In a district that strongly favors one major party over the other, it is important to assure voters not affiliated with the party that they will be adequately represented.

“It is important to listen,” the 10-term congresswoman said.

Lofgren added that this is especially important for voters who do not always see eye-to-eye on issues to make sure they are heard. Because no one knows everything, listening to the reasoning of opposing sides and addressing their concerns can produce practical solutions that go beyond talking points.

This is Lofgren’s second time running under California’s nonpartisan, top-two open primary, where all voters and candidates, regardless of party affiliation, participate on a single ballot. The top two vote-getters then advance to the general election.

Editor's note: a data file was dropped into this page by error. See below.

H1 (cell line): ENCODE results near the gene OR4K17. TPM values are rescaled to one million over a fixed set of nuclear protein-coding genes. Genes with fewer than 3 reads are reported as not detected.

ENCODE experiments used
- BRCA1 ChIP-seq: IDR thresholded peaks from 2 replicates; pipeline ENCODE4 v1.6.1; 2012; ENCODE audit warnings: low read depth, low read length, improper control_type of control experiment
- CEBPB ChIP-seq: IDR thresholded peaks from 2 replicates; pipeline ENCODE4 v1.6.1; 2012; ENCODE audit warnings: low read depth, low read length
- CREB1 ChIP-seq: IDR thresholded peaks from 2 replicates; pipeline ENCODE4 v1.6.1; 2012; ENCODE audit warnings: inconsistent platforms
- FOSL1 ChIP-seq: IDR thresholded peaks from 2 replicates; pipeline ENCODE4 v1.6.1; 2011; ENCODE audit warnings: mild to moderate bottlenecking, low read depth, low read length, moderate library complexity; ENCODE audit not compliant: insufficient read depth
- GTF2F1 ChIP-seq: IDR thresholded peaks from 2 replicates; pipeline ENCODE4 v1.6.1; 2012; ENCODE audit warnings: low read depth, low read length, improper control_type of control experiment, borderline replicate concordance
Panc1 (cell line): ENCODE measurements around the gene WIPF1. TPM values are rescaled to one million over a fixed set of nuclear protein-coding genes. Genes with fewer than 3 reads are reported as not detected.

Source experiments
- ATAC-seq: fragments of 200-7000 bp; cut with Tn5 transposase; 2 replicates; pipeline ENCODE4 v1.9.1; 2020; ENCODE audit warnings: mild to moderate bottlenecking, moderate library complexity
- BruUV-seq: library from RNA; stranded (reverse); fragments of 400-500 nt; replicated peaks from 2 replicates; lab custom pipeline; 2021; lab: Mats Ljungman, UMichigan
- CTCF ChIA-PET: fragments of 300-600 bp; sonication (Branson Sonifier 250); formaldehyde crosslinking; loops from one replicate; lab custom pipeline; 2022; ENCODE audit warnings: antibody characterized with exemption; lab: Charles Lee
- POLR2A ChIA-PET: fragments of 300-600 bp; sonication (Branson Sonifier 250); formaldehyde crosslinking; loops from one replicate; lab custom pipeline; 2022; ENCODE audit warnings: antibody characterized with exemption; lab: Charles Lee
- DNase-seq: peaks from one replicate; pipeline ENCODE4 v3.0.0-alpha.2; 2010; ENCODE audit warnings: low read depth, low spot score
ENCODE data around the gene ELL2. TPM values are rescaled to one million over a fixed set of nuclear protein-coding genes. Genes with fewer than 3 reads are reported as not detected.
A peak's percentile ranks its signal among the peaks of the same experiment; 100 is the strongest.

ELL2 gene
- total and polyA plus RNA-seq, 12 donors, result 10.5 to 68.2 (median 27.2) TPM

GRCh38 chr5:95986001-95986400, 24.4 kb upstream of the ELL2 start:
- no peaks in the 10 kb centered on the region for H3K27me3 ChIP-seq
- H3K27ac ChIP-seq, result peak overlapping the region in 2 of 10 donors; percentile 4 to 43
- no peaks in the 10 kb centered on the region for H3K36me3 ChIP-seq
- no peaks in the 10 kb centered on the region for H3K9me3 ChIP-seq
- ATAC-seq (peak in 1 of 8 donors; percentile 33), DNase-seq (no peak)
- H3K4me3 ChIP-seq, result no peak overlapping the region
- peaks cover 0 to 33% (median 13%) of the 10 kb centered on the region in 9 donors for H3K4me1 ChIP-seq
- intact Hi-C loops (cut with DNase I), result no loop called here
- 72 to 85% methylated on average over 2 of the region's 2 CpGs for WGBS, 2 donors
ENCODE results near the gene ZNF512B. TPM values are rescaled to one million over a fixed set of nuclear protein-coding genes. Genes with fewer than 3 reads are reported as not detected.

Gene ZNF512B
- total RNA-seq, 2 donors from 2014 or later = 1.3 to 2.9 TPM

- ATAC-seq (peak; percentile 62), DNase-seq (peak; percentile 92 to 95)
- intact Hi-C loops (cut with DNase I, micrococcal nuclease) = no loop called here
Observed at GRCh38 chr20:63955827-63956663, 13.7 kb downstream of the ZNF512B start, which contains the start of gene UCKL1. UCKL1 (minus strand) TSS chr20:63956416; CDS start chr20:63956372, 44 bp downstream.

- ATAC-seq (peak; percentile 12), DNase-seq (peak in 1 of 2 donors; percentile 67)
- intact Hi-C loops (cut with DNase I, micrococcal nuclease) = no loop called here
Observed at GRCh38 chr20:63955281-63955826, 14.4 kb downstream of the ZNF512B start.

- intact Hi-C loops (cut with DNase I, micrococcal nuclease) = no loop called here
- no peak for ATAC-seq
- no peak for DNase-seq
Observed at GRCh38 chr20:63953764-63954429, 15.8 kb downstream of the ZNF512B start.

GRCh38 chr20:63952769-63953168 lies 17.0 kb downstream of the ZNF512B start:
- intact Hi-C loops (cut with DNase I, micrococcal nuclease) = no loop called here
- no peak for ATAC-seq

When asked whether or not she supports the top-two primary, Lofgren responded:

“The jury is still out. In theory, it was made to produce a more moderate candidate. In the current state, there is a lot of money being spent on it. I would like to see how it all plays out.”

During the last two election cycles, her opponent has been Robert Murray. Little information has been found or reported on his campaign or his political views

Murray ran in 2012 as a Republican, but is running in 2014 as a Democrat. He received the same percentage of votes in June’s primary as he did in 2012. On both occasions, the 23 percent was enough to get him to the general election against Lofgren.

Lofgren said she has not met or heard anything from Murray or his campaign and has no comment or knowledge on the candidate.